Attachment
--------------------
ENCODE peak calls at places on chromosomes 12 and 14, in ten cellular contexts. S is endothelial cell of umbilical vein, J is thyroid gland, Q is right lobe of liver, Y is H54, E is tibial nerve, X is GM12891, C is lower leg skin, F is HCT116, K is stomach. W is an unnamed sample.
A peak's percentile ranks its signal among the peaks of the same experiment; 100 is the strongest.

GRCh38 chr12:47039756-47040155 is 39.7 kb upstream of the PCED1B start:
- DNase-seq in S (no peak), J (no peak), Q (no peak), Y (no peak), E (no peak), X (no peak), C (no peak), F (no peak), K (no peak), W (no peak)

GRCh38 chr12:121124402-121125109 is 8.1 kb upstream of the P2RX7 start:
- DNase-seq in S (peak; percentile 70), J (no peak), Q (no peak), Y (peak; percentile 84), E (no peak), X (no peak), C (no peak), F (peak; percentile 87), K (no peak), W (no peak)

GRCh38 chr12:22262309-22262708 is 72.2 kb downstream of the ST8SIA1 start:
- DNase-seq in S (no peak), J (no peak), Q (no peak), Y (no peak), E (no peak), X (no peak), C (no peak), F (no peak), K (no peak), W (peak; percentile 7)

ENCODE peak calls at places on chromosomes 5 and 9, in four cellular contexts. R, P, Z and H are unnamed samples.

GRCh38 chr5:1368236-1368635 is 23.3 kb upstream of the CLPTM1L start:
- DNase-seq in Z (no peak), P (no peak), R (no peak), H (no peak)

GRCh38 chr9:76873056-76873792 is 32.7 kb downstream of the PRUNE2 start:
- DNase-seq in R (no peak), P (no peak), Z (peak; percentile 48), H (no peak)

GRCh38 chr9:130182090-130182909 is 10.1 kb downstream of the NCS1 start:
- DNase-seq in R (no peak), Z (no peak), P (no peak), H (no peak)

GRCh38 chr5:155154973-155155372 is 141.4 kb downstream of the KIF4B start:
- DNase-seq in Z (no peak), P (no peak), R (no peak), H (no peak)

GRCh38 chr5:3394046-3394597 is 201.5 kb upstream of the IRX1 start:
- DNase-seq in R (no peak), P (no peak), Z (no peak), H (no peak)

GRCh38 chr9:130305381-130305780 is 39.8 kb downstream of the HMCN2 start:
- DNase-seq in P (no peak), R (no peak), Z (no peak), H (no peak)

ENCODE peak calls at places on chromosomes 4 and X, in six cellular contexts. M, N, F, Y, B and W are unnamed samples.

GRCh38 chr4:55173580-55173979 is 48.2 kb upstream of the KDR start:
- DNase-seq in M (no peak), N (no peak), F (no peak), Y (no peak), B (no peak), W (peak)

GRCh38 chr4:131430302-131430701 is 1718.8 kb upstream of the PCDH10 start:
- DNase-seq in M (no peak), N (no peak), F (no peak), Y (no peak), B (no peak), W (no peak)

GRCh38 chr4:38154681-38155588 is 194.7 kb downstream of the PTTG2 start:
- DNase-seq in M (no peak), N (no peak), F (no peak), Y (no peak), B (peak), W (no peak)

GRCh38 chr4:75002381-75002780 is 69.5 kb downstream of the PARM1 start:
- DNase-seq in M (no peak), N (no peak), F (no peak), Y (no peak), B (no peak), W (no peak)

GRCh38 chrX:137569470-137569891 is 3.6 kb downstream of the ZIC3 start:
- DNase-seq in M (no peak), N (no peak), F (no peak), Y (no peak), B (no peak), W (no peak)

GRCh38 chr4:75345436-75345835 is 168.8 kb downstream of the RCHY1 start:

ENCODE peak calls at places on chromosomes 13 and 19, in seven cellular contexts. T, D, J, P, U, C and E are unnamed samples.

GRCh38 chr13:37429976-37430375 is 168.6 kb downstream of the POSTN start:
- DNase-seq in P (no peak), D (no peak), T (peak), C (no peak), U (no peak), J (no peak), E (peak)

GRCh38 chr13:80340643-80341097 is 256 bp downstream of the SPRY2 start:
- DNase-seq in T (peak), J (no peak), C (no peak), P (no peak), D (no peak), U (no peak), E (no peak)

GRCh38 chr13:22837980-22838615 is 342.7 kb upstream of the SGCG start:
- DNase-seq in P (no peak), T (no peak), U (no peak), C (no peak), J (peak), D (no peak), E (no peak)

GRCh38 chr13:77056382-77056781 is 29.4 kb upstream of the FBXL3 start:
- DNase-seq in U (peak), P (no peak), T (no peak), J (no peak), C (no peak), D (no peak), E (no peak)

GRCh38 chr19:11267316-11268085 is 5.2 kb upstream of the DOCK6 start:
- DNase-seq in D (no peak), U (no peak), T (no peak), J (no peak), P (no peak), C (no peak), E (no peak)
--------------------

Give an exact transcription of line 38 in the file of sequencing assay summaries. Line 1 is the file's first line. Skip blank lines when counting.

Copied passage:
- DNase-seq in T (peak), J (no peak), C (no peak), P (no peak), D (no peak), U (no peak), E (no peak)